LINGUIST List 24.2739|
Sun Jul 07 2013
Review: Discourse Analysis; Sociolinguistics: Campagna et al. (2012)
Editor for this issue: Rajiv Rao
From: Andrea Lypka <alypkamail.usf.edu>
Subject: Evolving Genres in Web-mediated Communication
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Book announced at http://linguistlist.org/issues/24/24-597.html
EDITOR: Sandra Campagna
EDITOR: Giuliana Garzone
EDITOR: Cornelia Ilie
EDITOR: Elizabeth Rowley-Jolivet
TITLE: Evolving Genres in Web-mediated Communication
SERIES TITLE: Linguistic Insights - Volume 140
PUBLISHER: Peter Lang AG
REVIEWER: Andrea Lypka, University of South Florida
‘Evolving Genres in Web-mediated Communication,’ edited by Sandra Campagna, Giuliana Garzone, Cornelia Ilie, and Elizabeth Rowley-Jolivet, explores the dynamic nature of web-mediated communication (WMC) that catalyzes electronic discursive practices of various discourse communities. In the introduction, the editors challenge traditional genre theory and argue that the hypertextual and multimodal features of the web call for the re-examination of WMC through alternative genre theories and analytical tools. As a result, this collection becomes important because it examines web genres through the lens of multimodality (Kress & van Leeuwen, 2006), critical discourse analysis, and participatory agenda.
In this edited collection of papers, the authors examine the connection between traditional print genres and emerging online genres in multiple communities from an interdisciplinary international research perspective. This volume of 13 case studies explores the migration from print to web of various genres and the emergence of alternative web genres that mirrors evolving digital technological affordances in various discourse communities, including corporations, health care, academia, media, government, and non-governmental organizations (NGOs). For researchers interested in the latest trends in genre evolution and technological advances, linguists looking for new types of online language, educators and students concerned with pedagogical values, and corporations interested in the commercial implications of virtual worlds, these studies provide theoretical frameworks and practical insights to integrate WMC in communication. Furthermore, these studies attempt to offer theoretical and practical insights on WMC as a dynamic and strategic resource for self-promotion, research, and pedagogy.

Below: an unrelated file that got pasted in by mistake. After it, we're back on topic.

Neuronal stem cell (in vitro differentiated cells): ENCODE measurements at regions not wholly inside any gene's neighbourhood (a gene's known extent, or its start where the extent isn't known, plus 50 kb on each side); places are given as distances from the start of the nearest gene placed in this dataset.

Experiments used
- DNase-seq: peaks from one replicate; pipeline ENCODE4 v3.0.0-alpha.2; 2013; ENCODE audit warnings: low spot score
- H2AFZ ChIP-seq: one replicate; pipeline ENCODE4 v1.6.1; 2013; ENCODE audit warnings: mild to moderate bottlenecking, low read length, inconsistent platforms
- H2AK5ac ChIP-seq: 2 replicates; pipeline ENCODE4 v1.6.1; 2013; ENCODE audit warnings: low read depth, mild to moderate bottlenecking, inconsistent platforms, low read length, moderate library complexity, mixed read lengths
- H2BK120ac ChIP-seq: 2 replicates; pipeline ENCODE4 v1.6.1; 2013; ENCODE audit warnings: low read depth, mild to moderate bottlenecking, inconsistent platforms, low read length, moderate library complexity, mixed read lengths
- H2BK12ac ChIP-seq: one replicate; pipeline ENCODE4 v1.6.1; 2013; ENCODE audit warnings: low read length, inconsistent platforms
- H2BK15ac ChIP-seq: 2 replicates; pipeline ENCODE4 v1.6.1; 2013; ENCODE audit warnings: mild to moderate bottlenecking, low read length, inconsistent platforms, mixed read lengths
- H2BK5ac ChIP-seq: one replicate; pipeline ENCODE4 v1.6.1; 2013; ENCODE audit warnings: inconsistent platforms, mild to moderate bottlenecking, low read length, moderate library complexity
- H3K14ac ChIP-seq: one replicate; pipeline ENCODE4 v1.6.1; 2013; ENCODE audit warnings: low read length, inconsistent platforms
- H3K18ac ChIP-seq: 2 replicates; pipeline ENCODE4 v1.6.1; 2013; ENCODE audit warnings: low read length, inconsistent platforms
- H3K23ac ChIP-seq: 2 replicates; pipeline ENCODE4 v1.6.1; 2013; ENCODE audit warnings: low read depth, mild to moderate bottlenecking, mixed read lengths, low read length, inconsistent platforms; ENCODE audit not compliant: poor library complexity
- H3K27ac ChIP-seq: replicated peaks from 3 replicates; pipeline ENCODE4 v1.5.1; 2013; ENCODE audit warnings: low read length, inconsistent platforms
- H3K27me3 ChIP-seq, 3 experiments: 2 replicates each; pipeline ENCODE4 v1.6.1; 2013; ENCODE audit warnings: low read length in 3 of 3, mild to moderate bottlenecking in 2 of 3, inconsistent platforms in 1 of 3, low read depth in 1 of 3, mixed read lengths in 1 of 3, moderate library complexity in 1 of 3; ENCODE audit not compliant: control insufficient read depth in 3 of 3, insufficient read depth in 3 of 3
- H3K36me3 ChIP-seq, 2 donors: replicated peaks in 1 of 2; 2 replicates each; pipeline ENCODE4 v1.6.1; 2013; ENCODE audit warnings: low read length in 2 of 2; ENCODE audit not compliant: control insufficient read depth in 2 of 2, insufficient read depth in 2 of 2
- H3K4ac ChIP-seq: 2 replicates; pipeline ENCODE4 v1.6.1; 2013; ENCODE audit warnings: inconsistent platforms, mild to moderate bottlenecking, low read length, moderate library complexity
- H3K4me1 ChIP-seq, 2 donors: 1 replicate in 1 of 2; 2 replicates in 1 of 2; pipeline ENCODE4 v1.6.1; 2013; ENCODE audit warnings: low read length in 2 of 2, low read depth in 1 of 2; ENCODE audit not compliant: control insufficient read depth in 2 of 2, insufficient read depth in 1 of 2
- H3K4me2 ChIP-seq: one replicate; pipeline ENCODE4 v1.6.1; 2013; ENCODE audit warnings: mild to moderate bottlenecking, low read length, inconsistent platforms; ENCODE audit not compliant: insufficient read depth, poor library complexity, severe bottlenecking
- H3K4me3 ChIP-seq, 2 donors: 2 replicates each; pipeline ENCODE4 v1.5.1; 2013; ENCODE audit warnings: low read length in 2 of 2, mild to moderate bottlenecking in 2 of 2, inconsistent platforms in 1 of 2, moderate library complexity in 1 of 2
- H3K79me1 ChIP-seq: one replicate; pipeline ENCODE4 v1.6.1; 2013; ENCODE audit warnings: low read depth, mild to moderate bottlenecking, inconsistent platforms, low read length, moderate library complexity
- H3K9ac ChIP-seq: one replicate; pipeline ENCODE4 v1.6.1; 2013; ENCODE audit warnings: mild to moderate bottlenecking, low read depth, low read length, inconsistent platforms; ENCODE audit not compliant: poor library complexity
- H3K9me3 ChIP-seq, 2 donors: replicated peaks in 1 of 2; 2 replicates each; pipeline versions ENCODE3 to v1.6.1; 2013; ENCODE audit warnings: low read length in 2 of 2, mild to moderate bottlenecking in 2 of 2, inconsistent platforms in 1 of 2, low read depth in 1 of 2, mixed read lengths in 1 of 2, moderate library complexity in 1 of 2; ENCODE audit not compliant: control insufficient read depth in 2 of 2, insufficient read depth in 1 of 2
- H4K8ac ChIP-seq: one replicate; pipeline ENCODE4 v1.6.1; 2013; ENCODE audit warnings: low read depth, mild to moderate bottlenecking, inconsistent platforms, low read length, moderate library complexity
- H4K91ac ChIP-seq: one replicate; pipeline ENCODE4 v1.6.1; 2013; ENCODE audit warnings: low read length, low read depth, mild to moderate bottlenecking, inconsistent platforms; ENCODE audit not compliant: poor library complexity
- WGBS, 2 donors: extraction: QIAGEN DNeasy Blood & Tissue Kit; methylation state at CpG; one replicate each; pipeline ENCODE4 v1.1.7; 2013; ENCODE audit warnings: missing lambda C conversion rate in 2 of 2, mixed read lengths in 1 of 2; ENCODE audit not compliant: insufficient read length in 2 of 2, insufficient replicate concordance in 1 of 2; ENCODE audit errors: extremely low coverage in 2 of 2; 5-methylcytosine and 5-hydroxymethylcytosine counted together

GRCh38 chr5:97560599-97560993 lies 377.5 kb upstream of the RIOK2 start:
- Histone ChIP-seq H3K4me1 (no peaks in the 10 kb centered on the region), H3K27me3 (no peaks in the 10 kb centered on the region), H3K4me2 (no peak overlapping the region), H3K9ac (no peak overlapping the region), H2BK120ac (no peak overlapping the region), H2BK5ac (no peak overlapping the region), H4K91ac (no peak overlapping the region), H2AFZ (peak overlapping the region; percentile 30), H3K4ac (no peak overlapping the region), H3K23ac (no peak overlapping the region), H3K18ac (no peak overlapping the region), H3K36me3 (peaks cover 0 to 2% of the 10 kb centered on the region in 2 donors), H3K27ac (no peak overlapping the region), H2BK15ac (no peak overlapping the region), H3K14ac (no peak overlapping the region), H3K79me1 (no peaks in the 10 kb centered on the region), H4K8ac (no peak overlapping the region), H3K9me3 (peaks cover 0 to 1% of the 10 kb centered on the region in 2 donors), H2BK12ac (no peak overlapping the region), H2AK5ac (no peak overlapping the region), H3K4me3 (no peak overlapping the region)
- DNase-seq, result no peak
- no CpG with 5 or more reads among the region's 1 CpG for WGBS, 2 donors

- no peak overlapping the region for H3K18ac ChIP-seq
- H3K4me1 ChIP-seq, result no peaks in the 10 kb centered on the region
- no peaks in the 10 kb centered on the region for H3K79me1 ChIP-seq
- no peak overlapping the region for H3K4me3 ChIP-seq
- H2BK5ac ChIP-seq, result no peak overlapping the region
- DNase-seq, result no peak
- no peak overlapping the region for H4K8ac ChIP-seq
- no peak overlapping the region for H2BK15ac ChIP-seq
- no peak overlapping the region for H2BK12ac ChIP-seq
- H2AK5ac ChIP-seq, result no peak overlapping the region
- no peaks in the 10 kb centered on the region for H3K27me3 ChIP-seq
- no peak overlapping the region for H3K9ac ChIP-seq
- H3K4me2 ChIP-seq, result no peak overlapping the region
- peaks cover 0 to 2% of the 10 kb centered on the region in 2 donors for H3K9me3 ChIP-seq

The collection is organized according to the chronological progression of the web, starting with traditional, static websites, and moving to newer, more participatory venues such as newsgroups, blogs, wikis, and microblogs. The book is divided into three sections; the four chapters in the first section address WMC from the perspectives of more traditional genres, including websites, e-brochures, and argumentative web campaigns. The four chapters in the second section explore the development of participatory genres, including online laboratory protocols, wikis, memes, and newsgroups. The final five chapters, in section three, focus on readers’ comments, academic weblogs, and corporate twittering as specific genres that alter possibilities for advertisers and other interested users.
The first section opens with Paola Catenaccio’s theoretical and empirical analysis of selected structural aspects and the dynamic interconnection of web genres of traditional corporate websites through the lens of system science. In contrast to the classic definition of the website as a medium, Catenaccio defines it as a “rhetorical interface” (p. 40), where textual and visual information might not be hierarchically organized, but where different genres are interconnected. The author describes this rhetorical interface through the analysis of the Siemens corporate website, where traditional and web genres mesh, and users can become content creators. On the Siemens website, new genres and traditional genres are interconnected because they tackle the same topic and share the same hyperlinks, but remain controlled by the corporation. For example, a cultural event, sponsored by the company featured on the homepage, contains a web-streaming option of the event as well as links to pdf documents for festival supporters, the company’s involvement in the festival, and the official festival’s site. However, this form of social communication and creation of content on the Siemens website is connected to institutional interests, having a primarily self-promotional purpose.